Explosion of camping reservations demonstrates need to expand funding and protections for national public lands
New interactive map allows outdoor enthusiasts to search for less crowded public land camping opportunities
DENVER—A new report, The Camping Crunch, released by the Center for Western Priorities, shows the popularity of camping on national public lands has skyrocketed over the past decade, with a notable spike during the pandemic.
The report analyzed public lands camping data in the lower 48 states between 2014 and 2020. During that time, the analysis revealed summer use of reservable national public lands camping facilities increased by an estimated 39 percent.
The increase in camping on public lands outpaced other types of public lands visitations during a similar period. In comparison, from 2013 to 2019, national park visitation grew by 20 percent. Similarly, visits to Bureau of Land Management (BLM) sites, such as national monuments and national conservation areas, rose by 20 percent from 2009 to 2019.
The Camping Crunch analysis found the COVID-19 pandemic helped drive a large bump in reservable campsite occupancy between 2019 and 2020. Growth in national park visitation was particularly well documented during the summer of 2021 as numerous national parks smashed records, bringing attention to the incredible popularity of these special landscapes. And the analysis shows that reservable campgrounds in national parks are indeed some of the most crowded across the country.
However, the report also shows that reservable campsites in protected areas—even excluding national parks and their immediate surroundings—are more occupied during the peak season than other public lands, demonstrating the popularity of all protected lands, not just national parks. The report also reveals a rapid increase in popularity of campgrounds outside of the National Park Service, suggesting that other types of national public lands have entered into the public consciousness in a new way.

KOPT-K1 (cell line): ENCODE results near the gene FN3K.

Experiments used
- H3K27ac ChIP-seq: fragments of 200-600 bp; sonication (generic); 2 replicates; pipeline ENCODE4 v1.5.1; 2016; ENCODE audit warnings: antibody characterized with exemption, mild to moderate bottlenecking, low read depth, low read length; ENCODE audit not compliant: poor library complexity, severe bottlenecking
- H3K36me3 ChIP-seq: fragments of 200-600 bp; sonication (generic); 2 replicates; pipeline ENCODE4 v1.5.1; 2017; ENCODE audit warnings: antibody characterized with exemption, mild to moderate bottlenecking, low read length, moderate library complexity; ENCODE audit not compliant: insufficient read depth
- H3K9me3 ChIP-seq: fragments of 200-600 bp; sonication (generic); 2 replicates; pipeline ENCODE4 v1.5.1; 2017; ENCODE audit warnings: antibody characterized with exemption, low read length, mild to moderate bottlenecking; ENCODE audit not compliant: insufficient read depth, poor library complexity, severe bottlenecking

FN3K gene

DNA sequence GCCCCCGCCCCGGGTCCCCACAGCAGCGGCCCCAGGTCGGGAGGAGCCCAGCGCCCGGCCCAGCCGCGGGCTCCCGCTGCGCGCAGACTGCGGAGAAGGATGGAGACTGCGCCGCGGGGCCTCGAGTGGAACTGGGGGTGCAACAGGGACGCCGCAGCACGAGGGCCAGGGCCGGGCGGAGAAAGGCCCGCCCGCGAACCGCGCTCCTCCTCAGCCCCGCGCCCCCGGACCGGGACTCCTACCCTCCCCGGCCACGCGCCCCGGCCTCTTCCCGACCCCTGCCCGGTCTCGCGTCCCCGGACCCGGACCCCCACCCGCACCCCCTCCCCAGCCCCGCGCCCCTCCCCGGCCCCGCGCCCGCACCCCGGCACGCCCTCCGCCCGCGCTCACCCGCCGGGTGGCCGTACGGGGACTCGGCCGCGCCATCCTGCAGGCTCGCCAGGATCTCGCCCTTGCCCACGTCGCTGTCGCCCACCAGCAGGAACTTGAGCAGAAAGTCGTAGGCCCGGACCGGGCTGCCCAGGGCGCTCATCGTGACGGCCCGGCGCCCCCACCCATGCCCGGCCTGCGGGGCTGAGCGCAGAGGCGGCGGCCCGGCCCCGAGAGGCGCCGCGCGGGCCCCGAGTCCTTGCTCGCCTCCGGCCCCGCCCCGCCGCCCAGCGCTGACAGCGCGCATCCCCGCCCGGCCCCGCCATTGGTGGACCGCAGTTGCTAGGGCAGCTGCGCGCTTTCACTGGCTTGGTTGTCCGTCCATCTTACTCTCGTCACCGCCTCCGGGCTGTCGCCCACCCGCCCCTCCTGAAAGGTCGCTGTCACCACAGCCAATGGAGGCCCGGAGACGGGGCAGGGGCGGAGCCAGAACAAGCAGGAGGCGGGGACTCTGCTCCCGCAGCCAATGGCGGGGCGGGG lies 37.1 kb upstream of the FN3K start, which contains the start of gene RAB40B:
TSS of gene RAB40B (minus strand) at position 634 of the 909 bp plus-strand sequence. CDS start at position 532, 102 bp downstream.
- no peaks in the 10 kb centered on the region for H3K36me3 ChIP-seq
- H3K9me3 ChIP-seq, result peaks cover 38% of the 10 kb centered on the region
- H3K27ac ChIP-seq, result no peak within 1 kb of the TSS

“More people visiting, camping on, and enjoying our treasured national public lands is certainly a good thing. However, the increase in visitation can lead to serious overcrowding and strains the infrastructure and resources on public lands during the peak summer season,” said Jennifer Rokala, Executive Director of the Center for Western Priorities. “The popularity of public lands—and especially protected areas—should urge leaders to keep a good thing going by funding our land management systems and designating more protected areas to distribute visitation across different sites and seasons.”
In 2014, an estimated 39 percent of reservable lower 48 public lands campsites were filled during the summer months, which increased to an estimated 54 percent by 2020. More than 95 percent of reservable campsites on some public lands were filled on peak season weeks of 2019 and 2020. Simultaneously, summer weekdays saw a higher estimated growth in occupancy than summer weekends due to starting at lower occupancies, suggesting that peak-season users may be seeking to avoid crowded campgrounds during the weekend more than they have in the past.
Compared to other regions, the Western United States saw the biggest increase in reservable camping activity, although the trend of increasingly full campgrounds was consistent. From 2014 to 2020, there was a 47 percent increase in estimated peak season reservable campsite occupancy in the West, compared to 39 percent nationally. Indeed, 31 percent of Westerners say that one of the top five issues that limit how often they visit national public lands is that those lands are too crowded.
Additionally, Western reservable campgrounds in or near non-national-park protected areas were more popular than other public lands—which tracks with a massive 84 percent of Westerners who support creating new protected areas.
Learn More About Public Lands Camping Trends
Outdoor enthusiasts can explore The Camping Crunch to learn more about public lands camping trends nationally and in regions and states across the country. Interactive maps in the report allow users to view the most—and least—occupied reservable campgrounds in each state during 2019 and 2020, with the ability to use filters such as year, season, day type, and more.